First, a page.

If the UK is set to kick out a pile of highly skilled academics working there on EU passports, maybe New Zealand should look to the Brexitunity.
I don’t know how many of them would move to New Zealand, and I don’t know which Departments have holes that need filling. But I’d expect that invitations to apply coming from New Zealand university departments, accompanied by a friendly welcome letter from Immigration New Zealand about our Skilled Migrant Visa system and how they’d all qualify, could be welcomed.
It at least seems worth a shot.
I arrived at a meeting a couple of weeks ago and noticed one of my academic colleagues was visibly distressed.
When I asked what was wrong, they said they’d just had a very alarming letter from the Home Office. Having lived and worked here for more than two decades (they’re a national of another EU country) they decided to play it safe after the Brexit vote and apply for leave to remain. Big mistake.
They received a threatening letter from the Home Office saying they had no right to be here and they should “now make arrangements to leave”. The letter was obviously wrong – they had every right to be here under existing UK law – but that didn’t lessen the emotional impact for my colleague, whose whole future was suddenly thrown into uncertainty.
I had read similar stories in the press, and wondered how many other academics might be affected, so I turned to Twitter to ask for any similar experiences. The tweet I posted asking for examples was retweeted – mostly by concerned academics – over 1,000 times. People started writing to me with cases and I began digging into the issue.
There aren’t many places where the Immigration Service are actually accommodating and friendly rather than focused on trying to keep people out. We have nothing but praise for our experience with New Zealand Immigration in first getting our work visas, then permanent residence. In the US, it’s like a branch of the police. Here, it’s customer service.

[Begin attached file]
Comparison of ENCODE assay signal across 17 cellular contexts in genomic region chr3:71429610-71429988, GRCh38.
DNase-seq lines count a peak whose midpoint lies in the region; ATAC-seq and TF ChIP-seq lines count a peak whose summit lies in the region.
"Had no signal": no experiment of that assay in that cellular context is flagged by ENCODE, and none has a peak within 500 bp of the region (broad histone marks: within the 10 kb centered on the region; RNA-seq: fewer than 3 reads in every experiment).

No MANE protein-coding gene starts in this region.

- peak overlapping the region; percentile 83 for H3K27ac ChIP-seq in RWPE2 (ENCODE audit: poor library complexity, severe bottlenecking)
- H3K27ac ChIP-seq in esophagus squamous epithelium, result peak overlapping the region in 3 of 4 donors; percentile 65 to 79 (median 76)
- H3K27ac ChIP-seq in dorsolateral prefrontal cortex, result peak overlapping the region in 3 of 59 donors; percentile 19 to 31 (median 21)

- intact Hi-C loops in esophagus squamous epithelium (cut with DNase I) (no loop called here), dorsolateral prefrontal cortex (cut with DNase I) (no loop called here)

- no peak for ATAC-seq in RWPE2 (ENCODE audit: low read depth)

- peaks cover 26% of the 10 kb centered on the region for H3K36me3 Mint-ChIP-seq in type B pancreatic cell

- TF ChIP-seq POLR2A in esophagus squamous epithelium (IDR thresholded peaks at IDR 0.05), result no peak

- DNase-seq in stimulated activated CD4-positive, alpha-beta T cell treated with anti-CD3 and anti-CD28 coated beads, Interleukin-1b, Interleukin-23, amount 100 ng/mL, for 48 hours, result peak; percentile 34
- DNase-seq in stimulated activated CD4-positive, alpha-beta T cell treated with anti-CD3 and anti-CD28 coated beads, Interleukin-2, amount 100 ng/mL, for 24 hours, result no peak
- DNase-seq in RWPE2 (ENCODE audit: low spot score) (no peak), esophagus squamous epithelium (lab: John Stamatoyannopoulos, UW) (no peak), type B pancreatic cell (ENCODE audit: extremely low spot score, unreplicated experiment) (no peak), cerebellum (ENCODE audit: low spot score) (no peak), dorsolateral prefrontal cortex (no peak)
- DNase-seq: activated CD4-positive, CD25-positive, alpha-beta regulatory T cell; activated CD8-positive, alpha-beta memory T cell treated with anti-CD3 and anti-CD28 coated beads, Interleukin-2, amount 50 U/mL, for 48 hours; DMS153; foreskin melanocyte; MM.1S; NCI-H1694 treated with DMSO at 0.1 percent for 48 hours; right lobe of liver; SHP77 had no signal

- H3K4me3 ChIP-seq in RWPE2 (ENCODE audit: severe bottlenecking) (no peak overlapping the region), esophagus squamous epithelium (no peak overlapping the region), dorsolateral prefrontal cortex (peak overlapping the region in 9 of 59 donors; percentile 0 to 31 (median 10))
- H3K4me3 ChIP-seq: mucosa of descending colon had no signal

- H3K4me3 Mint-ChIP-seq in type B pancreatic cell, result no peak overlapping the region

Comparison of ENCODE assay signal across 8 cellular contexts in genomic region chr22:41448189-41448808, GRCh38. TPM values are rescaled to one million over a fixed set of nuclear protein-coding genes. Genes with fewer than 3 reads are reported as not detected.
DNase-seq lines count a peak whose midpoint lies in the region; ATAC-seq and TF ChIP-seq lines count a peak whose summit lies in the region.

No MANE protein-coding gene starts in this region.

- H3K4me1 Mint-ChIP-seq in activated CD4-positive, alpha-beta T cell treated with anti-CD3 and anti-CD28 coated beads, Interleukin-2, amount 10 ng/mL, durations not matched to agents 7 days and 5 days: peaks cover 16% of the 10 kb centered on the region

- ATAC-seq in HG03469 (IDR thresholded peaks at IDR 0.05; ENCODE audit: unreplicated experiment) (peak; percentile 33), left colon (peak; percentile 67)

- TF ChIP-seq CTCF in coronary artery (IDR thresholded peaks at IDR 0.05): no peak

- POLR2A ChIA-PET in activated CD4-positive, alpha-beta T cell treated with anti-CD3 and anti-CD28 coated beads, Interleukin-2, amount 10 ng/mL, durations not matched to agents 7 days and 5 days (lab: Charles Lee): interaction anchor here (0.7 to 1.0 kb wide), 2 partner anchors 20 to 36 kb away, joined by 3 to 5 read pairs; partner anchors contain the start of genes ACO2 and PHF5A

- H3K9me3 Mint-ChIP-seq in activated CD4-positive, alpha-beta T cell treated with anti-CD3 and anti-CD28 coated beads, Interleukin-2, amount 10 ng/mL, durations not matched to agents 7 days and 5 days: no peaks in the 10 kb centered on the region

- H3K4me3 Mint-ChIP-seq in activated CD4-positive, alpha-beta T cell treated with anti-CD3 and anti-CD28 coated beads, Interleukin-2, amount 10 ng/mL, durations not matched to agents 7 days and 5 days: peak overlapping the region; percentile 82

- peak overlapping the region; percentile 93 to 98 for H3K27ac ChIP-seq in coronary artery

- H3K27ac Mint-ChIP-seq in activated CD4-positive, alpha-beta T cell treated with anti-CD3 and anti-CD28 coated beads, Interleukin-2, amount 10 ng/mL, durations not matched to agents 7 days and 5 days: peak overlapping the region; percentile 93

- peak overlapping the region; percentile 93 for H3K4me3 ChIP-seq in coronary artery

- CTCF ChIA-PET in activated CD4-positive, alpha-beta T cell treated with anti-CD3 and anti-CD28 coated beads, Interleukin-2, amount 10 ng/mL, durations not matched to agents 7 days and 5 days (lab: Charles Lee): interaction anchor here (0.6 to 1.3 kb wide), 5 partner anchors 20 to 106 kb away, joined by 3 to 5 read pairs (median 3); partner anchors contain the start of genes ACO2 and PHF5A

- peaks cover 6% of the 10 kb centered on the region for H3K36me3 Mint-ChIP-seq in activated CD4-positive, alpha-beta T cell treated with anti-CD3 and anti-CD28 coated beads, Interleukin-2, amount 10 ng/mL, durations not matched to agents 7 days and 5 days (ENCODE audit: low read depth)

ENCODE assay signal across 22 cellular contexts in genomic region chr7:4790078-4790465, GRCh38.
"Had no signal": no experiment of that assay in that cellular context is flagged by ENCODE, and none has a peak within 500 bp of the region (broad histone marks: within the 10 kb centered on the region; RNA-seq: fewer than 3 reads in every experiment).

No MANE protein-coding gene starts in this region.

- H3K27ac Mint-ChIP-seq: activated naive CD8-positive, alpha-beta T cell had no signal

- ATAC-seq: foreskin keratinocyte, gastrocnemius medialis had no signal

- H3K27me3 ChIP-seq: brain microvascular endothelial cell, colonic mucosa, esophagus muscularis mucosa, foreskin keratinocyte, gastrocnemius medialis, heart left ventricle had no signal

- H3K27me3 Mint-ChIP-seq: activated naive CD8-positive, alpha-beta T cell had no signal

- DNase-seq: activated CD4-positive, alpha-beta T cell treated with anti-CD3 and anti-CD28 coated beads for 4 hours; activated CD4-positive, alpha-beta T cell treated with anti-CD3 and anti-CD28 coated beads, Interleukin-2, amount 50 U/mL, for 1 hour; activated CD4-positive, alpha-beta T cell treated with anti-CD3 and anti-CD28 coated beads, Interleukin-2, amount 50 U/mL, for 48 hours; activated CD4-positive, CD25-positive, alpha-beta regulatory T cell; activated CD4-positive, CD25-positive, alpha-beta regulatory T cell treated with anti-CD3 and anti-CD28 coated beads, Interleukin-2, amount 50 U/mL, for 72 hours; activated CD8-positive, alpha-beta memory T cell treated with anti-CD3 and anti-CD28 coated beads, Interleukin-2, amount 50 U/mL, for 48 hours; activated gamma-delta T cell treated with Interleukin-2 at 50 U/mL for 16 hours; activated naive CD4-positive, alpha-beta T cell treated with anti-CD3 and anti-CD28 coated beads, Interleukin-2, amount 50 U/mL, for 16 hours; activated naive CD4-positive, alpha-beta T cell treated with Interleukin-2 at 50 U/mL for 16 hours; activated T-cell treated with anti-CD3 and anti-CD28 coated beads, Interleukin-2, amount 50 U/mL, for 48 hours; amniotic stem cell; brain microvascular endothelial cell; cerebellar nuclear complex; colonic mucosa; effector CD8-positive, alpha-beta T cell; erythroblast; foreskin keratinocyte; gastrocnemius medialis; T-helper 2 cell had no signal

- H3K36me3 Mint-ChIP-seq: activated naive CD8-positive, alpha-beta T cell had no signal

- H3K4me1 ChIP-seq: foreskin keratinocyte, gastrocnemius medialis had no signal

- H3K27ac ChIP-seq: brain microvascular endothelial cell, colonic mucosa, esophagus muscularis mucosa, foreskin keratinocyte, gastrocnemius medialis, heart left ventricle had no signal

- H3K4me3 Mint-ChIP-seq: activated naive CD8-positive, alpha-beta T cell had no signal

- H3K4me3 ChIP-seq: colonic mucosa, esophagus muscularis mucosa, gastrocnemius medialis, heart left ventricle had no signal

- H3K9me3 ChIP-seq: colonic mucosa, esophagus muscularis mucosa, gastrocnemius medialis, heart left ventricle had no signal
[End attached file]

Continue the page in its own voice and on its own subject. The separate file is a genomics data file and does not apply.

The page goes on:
Oh – and to be perfectly clear, don’t go and assume that I only want rich professor-types and Peter Thiel here. I favour reasonably broad increases in immigration including increasing the refugee quota and including adopting Canada’s sponsorship regime for accommodating even more refugees. Heck, we organised this event on it. Migrants make a valuable contribution, that migration is good for the migrants, and that both New Zealand and migrants could do well by having more migrants come here.
The Economist highlighted some of John Gibson’s work with David McKenzie on how New Zealand’s seasonal employment visas were fantastic development aid for Tonga and Vanuatu; I think that’s awesome too and that it could be expanded. The Economist notes a similar scheme in America didn’t work out so well because they made it just too bureaucratic and hard for Haitians to take up the scheme: again, US Immigration is a police service; here it’s customer service.
I’d like to think that not being dicks to immigrants is one of New Zealand’s comparative advantages; that has been eroding a bit with a lot of the political talk bashing migrants. Our report on immigration comes out on Monday; watch for that as confronts some of the populist migrant-bashing with the data.
Previously: Nobel Visas?